I thought I was finished with having to criticize this after the furor over the 2006 movie and book The Secret died down, but the so-called “Law of Attraction” has been coming back into conversations lately, probably thanks in part to my association with a New Thought group. The LoA is very big in New Thought circles.
The LoA is based on the premises that “thoughts are things” and that “like attracts like.” Especially, things attract like things. (Hmmm. Magnetism, anyone?)
Everything that happens to us and everything that comes into our lives, according the LoA, happens as a direct result of what we have projected from our minds.
While I will allow as how “thoughts” is a noun, thoughts do not have mass; they are not matter. They are energy. And matter doesn’t become energy until you multiply it by the speed of light squared (which can’t literally be done, since the speed of light is an absolute number). Every thought you or I have is not a nuclear explosion of something, and explosions don’t attract things; they push them away.
On magnetism: One thing magnetism has in common with electricity is that it is opposite polarities that seek each other out with an ultimate goal of neutrality. Electricity is one of the most potent forces in the Universe. You can’t write it off as an irrelevant exception.
Adherents to the LoA have co-opted the word “law.” Laws, according to science, which used the word before religion did, have to be testable, and they have to be falsifiable. You have to be able, under the same conditions repeatedly, to show that results are consistent and that they can be shown not to be consistent—but never are.
When I was in grad school, I got used to the statement, “The plural of ‘anecdote’ is not ‘data.'” Anecdotal conclusions are just observations: they haven’t been shown to be consistent under the same conditions.
The LoA is based, at best, on observations, on tendencies. It is not, by any definition of a “law,” a law.
One philosophical problem (but not the only one) with the LoA is that it suggests that ALL illness is brought upon the patient by the patient, and all misfortune is brought upon the sufferer by the sufferer.
It’s simplistic, and there is no room for randomness, which is more complicated than any pop philosopher can adequately describe. Professional thinkers spend entire careers articulating “the butterfly effect”—potential correspondences between apparently patternless events. It’s hard to imagine that someone can become an expert in causes and effects after watching a movie and reading a few books.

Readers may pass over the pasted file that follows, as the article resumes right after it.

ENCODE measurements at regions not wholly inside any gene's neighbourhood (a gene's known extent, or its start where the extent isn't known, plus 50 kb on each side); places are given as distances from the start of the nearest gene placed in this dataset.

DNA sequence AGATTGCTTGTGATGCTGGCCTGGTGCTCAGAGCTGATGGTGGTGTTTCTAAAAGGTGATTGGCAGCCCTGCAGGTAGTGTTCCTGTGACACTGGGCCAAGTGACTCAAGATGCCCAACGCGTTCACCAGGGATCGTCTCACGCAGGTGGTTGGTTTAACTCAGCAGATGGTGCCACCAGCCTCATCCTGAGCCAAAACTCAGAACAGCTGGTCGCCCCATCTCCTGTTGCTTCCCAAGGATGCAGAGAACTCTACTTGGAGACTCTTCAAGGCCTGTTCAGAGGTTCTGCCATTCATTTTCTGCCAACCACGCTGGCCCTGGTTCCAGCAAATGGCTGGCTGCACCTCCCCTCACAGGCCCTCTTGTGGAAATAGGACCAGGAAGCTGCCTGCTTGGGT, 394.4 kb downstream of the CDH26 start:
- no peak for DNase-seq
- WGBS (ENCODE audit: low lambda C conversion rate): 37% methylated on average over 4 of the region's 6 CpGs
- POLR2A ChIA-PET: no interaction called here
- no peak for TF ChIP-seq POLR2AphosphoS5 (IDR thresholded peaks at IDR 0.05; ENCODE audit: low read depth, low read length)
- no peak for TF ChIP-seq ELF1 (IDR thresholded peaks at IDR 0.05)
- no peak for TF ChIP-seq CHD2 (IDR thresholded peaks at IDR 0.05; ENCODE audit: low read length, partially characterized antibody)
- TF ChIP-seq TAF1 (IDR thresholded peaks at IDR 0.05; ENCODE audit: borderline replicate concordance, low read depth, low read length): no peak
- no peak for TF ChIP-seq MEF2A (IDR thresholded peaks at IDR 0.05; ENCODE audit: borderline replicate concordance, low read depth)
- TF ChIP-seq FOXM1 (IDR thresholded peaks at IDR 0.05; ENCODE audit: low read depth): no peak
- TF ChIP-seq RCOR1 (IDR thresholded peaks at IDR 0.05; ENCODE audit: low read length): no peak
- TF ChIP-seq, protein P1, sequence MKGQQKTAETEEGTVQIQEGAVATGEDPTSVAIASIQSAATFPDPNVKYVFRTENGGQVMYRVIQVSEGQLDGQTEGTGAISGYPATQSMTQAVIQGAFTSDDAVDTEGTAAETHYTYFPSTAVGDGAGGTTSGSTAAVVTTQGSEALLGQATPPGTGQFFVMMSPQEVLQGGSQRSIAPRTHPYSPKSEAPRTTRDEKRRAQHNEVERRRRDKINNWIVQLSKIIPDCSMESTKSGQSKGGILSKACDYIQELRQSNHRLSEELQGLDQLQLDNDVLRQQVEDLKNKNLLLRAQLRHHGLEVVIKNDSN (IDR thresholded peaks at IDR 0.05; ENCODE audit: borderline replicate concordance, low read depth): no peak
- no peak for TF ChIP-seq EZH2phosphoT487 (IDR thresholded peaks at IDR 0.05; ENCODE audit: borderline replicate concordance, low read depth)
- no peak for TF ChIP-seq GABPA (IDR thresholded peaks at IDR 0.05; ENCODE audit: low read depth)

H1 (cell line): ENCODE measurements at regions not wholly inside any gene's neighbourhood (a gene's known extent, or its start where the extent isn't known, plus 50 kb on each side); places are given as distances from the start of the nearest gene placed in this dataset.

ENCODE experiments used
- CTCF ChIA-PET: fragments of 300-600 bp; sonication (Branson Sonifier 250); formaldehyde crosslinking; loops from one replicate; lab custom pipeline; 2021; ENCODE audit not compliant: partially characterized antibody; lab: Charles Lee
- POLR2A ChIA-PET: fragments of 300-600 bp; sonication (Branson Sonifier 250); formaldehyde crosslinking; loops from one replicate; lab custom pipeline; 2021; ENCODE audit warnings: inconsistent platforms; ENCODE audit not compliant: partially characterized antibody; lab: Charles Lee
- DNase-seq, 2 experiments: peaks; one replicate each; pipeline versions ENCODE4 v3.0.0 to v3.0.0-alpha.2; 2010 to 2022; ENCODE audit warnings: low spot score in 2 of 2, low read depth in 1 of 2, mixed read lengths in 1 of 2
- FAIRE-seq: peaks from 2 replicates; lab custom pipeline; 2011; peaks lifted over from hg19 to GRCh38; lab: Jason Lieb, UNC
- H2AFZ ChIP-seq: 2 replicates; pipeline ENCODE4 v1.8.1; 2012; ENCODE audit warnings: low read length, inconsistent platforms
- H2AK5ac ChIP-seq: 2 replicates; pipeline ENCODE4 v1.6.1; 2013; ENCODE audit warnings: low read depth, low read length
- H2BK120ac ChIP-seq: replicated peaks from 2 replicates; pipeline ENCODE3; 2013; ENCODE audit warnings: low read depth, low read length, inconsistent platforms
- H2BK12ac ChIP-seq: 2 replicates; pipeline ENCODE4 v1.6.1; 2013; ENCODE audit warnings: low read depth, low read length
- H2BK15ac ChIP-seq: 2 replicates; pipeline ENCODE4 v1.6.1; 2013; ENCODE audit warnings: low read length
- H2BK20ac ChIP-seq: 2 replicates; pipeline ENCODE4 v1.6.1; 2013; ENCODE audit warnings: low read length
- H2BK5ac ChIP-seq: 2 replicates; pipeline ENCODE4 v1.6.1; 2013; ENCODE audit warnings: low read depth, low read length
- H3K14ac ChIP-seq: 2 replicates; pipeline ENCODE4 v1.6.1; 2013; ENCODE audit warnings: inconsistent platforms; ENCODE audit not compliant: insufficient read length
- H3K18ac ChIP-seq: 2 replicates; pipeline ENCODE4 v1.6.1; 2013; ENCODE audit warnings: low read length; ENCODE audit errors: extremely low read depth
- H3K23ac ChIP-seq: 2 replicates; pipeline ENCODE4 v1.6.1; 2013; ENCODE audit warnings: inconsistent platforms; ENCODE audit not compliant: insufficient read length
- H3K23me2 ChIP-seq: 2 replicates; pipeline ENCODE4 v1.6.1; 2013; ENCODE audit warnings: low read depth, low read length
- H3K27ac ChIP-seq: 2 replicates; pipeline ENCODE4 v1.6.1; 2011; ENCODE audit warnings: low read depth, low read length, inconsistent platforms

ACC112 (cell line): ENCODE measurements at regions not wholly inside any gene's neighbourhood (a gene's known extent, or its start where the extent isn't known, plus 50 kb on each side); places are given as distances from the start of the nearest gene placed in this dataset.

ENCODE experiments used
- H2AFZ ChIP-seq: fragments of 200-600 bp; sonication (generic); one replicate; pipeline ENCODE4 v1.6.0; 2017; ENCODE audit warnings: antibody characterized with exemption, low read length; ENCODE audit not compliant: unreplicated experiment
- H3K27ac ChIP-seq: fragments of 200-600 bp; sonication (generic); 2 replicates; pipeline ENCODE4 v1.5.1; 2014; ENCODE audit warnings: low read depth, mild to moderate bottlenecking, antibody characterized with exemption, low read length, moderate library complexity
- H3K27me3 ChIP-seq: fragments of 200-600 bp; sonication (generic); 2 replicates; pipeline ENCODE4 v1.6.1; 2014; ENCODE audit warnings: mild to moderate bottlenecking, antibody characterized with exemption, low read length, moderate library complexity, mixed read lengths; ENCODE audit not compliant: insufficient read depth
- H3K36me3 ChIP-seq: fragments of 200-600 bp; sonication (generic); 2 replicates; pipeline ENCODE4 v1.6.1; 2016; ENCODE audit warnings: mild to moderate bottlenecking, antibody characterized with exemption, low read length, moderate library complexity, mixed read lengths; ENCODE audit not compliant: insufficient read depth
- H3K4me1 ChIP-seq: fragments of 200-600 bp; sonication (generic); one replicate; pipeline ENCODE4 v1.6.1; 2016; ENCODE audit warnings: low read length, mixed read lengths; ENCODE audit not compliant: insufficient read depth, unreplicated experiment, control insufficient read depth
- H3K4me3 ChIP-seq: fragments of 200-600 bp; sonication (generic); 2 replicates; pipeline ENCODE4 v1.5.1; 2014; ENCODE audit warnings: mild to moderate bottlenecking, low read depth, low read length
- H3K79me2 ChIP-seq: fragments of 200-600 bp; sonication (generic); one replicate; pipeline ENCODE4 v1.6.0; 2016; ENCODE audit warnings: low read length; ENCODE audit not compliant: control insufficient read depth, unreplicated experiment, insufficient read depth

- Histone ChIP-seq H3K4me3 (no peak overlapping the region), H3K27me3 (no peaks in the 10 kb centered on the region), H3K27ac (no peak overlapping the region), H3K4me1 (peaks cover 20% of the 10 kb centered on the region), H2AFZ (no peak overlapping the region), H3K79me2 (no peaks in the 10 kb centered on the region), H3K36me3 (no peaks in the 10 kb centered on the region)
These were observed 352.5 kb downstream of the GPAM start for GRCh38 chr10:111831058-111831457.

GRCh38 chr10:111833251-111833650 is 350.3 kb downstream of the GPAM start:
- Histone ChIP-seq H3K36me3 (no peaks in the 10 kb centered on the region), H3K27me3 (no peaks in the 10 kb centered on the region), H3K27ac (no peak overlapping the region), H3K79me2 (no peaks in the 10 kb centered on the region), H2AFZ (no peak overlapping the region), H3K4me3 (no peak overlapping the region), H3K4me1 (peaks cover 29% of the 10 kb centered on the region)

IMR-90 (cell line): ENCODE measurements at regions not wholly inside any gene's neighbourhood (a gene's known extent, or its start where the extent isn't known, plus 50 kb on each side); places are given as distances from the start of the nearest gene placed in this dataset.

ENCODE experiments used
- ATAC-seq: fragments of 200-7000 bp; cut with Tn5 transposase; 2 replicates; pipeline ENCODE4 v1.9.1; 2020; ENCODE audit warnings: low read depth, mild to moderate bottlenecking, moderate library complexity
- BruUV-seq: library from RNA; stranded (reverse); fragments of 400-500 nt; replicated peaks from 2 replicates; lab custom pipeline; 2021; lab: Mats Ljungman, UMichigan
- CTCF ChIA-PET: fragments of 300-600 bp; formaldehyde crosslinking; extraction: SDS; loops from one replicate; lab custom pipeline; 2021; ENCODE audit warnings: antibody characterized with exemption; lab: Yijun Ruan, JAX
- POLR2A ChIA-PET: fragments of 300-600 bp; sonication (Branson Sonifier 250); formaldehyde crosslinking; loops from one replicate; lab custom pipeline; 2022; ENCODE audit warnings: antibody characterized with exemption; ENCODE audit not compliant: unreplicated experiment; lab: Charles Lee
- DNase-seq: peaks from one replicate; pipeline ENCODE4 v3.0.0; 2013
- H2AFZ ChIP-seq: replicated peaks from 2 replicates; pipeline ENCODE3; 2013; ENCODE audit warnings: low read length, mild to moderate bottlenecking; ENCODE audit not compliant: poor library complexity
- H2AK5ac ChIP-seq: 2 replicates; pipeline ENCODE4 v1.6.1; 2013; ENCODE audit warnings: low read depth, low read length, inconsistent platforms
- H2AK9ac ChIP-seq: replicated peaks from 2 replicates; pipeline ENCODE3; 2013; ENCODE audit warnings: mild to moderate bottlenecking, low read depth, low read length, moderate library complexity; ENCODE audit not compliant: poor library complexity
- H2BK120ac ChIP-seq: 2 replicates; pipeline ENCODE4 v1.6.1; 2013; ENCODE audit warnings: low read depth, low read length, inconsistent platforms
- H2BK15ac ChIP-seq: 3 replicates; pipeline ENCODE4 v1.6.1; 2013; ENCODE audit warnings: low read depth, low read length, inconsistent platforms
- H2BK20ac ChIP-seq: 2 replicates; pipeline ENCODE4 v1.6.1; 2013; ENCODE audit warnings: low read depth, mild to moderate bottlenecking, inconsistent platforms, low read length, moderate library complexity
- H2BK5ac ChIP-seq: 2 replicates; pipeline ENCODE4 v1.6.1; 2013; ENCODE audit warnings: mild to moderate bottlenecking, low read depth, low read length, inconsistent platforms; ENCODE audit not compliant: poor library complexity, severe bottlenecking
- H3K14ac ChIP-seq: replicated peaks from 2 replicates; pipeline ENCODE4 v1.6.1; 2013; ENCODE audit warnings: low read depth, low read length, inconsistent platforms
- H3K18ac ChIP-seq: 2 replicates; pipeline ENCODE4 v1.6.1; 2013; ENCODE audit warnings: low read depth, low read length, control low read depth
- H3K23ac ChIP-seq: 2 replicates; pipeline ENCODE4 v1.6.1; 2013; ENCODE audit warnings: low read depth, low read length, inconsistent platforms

The LoA can’t explain congenital medical conditions. Just my own family’s medical history exhausts its ability to do so. You may say that lifestyle contributes to good or ill health, but you are talking about tendencies here, not laws.
Meanwhile, spontaneous healing defies it, especially if it happens to a negative-thinking person. It’s not a law if it can be miracled away.
Faith-healer Kathryn Kuhlmann once talked about the phenomenon of unbelievers being healed. She didn’t know what to say about it, by the way. She attributed it to the mysterious ways of God.
Conversely, the notion that whatever positivity comes into your life is there only because you called it in is just a re-hashing of the Protestant Work Ethic, and it’s more than a little grandiose to suggest that everyone has the ability to create spontaneous prosperity out of just good ideas.
My husband Grey has pointed out, and I agree with him, that when you put your attention on the positive, positivity will catch your attention, and when you put your attention on the negative, negativity will capture your attention. But it also happens a lot that when you get a new car, you start noticing cars of the same make all over the place. It’s a tendency, not a law.
What makes a law a law is that the same conditions always produce the same results.
One of the most basic theological questions is, “Why does prayer work some times and not others?” The LoA doesn’t answer this question, nor does it answer why good things happen to sincere, well-intentioned, deserving, positive-thinking people and why bad things happen to lying, malicious, evil-intentioned people.
To suggest that the thinker or the pray-er is not in the right headspace to get the right results is blaming the victim. It’s self-righteous and it’s bad theology, to boot. To suggest that everyone to whom good things happen is good flies in the face of at least one ancient sacred writing:
“There is something else meaningless that occurs on earth: the righteous who get what the wicked deserve, and the wicked who get what the righteous deserve. This too, I say, is meaningless” (Ecclesiastes 8:14).
The writer of Ecclesiastes says that the wicked prospering is meaningless, but proponents of the LoA have an “answer” for it all neatly wrapped up. Extraordinary!
People who ascribe to the LoA put a lot of store in anecdotal support for their guiding principle, and it doesn’t help them and it doesn’t help the friends they use it to try to help. The so-called “Law of Attraction” fosters un-useful judgments a lot of smugness, and it distracts from legitimate problem-solving.
In general, it’s probably a good idea to be optimistic and a bad idea to be pessimistic, but there are no hard-and-fast rules, and no reproducible studies have proven any yet.